designations[edit]

I have edited the designations to include Mk. and mission designator, which is correct (see A.P.s) for RAF/UK variants, but not necessarily for export variants (some did, some didn't and some used only Mk.). Can someone find a RELIABLE reference to re-edit those that I have wrong. ThanksPetebutt (talk) 14:00, 11 September 2012 (UTC)

Engine layout[edit]

The image of the Avon shows a relatively compact design, while the nacelles on the wings are very long indeed. Is this simply a long pipe out the back? Or was the model of the Avon in the bombers much larger than the one in the image?

Also, the design section notes that the layout originally featured a single engine, which I suppose was while it was still being considered for the fighter-bomber role? This isn't entirely clear, and it seems the chronology is a little mixed. Can someone clarify this?

Maury Markowitz (talk) 15:05, 1 June 2013 (UTC)

Flight in 1958 referring to Petter starting in 1944 on a high altitude bomber says "By June 1945 the design had evolved into a mid-wing monoplane, powered by a single, very large turbojet, and crewed by a pilot and navigator". A cutaway in a 1949 article shows the Avon at the front of the nacelle and a long pipe. The text says "So compact is the Avon turbojet, even by normal 'axial' standards, that it is entirely housed forward of the main spar".GraemeLeggett (talk) 16:45, 1 June 2013 (UTC)
Nice! Thanks, that's just what I was looking for, and I'm surprised someone actually said exactly that is interesting. 108.168.95.104 (talk) 01:00, 3 June 2013 (UTC)

Canberra virtual tour[edit]

I would like to propose adding an external link to a virtual tour of the Canberra B.2 (WE113) at Tangmere Military Aviation Museum (https://en.wikipedia.org/wiki/Tangmere_Military_Aviation_Museum).

The virtual tour has been created for the museum, where it will be displayed next to the aircraft. It covers - cockpit - bomb aimer station - navigator station and has titles and explanations for hundreds of items in all three areas.

Although I'm a professional photographer, this virtual tour is the result of months of voluntary work for the museum.

The link is

http://www.haraldjoergens.com/interactive-panorama/canberra/

Kind regards

Harald Joergens

— Preceding unsigned comment added by HaraldJoergens (talkcontribs) 13:01, 27 April 2014 (UTC)

@MilborneOne: I can't see a problem with adding this, a virtual tour of the cockpit is relevant and adds significant value to the article. I don't think there is a WP:COI issue as the direct link isn't laden with adverts or self serving an any way I can see. (Hohum @) 13:42, 27 April 2014 (UTC)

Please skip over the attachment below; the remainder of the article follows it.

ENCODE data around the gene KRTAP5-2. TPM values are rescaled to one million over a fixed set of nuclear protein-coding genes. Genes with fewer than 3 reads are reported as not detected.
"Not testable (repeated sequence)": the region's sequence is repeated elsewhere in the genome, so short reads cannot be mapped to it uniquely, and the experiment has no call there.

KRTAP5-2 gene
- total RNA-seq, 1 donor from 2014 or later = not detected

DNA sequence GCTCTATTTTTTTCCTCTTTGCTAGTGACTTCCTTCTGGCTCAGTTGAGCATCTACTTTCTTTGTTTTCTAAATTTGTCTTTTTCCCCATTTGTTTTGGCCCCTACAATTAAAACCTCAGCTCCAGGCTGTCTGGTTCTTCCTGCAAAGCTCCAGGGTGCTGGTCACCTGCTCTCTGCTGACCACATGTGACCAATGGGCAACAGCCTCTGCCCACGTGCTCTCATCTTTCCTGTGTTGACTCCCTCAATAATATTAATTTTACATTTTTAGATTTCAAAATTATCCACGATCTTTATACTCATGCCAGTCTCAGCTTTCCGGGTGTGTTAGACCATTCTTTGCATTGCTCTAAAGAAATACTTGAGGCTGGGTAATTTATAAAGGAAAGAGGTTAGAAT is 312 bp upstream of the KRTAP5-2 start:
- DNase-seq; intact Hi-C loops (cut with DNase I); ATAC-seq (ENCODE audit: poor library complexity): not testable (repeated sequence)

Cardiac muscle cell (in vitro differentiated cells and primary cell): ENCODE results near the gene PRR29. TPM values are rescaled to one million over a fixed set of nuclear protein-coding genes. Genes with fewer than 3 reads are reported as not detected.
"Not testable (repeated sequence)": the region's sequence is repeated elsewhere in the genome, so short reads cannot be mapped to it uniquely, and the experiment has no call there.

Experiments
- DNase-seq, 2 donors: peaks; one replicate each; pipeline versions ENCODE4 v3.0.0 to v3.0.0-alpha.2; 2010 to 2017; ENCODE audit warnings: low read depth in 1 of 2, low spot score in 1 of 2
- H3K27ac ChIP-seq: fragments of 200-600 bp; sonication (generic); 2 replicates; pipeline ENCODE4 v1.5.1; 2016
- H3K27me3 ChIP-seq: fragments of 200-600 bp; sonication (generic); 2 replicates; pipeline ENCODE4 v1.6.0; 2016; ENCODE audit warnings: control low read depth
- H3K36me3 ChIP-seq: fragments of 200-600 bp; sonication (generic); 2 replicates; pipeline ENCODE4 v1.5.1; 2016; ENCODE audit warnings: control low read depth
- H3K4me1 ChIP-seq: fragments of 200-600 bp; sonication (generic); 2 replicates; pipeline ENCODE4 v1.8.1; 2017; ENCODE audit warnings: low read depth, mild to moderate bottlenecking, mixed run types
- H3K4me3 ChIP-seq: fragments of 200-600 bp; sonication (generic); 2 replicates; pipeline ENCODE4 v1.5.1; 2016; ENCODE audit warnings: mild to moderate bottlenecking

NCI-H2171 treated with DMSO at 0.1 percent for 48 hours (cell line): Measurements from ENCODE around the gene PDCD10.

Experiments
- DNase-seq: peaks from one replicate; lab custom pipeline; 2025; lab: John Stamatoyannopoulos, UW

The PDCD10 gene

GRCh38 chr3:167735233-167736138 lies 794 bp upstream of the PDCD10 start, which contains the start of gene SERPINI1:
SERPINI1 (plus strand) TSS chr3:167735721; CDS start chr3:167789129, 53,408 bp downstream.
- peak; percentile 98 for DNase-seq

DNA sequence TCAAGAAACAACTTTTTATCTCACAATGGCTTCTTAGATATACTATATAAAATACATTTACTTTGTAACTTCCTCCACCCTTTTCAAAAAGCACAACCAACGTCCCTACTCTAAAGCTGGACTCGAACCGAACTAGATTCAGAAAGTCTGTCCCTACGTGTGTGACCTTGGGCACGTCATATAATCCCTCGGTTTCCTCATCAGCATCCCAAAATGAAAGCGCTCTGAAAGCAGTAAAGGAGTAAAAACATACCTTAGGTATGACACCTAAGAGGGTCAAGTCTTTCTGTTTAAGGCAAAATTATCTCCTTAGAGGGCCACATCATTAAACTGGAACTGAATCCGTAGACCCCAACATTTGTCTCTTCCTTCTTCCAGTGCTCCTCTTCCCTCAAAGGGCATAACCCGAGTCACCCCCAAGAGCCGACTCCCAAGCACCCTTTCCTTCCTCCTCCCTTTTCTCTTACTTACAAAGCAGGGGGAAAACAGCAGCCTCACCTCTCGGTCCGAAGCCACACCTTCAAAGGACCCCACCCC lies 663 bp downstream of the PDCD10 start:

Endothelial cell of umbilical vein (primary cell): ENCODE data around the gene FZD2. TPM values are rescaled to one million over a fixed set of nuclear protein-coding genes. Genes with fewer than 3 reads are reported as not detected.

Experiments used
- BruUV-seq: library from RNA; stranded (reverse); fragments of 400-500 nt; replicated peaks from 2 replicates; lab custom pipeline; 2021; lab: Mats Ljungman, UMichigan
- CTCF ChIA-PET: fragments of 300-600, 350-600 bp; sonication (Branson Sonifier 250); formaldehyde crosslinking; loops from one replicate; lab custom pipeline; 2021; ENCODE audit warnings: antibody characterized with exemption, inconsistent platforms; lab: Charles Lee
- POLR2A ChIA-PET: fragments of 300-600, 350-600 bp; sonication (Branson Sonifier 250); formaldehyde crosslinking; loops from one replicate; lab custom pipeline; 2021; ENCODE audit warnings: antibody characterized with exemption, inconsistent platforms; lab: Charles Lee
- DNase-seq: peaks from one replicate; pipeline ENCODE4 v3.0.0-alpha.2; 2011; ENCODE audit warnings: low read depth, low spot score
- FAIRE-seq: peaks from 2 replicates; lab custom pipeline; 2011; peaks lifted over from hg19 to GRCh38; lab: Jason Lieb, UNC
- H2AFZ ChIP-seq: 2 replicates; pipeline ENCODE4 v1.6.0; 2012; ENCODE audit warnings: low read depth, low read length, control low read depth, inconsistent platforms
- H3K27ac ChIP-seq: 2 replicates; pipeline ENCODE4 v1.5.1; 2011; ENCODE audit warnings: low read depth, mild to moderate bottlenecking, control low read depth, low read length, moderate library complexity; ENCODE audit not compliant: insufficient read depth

The conflict of interest was the user addding a link to and promoting his own website, something we dont allow. If others think it is of value then they could added but all the information in the panorama is already in the pilots notes for the B.2 which is already in external links. Also need to consider WP:EL1 (Any site that does not provide a unique resource beyond what the article would contain if it became a featured article) and WP:EL4 (Links mainly intended to promote a website). That said any other opinions are welcome. MilborneOne (talk) 15:18, 27 April 2014 (UTC)
It's not promotional when the page has nothing to link to the rest of the site, so COI is moot. A detailed steerable full colour panorama view from three crew locations isn't in the pilots notes. (Hohum @) 17:29, 28 April 2014 (UTC)
It only takes two clicks from the "panorama" to get to the home page of the photographer, it is still a conflict to add your own website however well intended. But the links on the panorama are not a reliable source and could even be considered original research, the pilots notes are not. MilborneOne (talk) 18:04, 28 April 2014 (UTC)
I have left a note at Wikipedia talk:WikiProject Aircraft#Panorama images of Lightning and Canberra to seek other views. MilborneOne (talk) 18:09, 28 April 2014 (UTC)
  • Added. This is an excellent resource and exactly what EL is (for once!) in favour of. Thanks Harald for providing it.
BTW - Surely it's a "rumble seat" though? Andy Dingley (talk) 18:11, 28 April 2014 (UTC)

Specifications (Canberra B(I)6)[edit]

The Specifications (Canberra B(I)6) section shows an incorrect diagram of the aircraft. The diagram is of a B(I)8. Witness the camshell canopy(B(I)8 and PR9 only) and the gun pack in the forward bomb bay ( bombers only) Ceesquared (talk) 15:49, 10 September 2014 (UTC)

It doesn't always follow in aircraft articles that the three-view is of the variant described, Republic P-47 Thunderbolt is an example. In that case a caption describing the drawing has been given. Unfortunately the uploader of this Canberra drawing has not given the details. Nimbus (Cumulus nimbus floats by) 18:21, 10 September 2014 (UTC)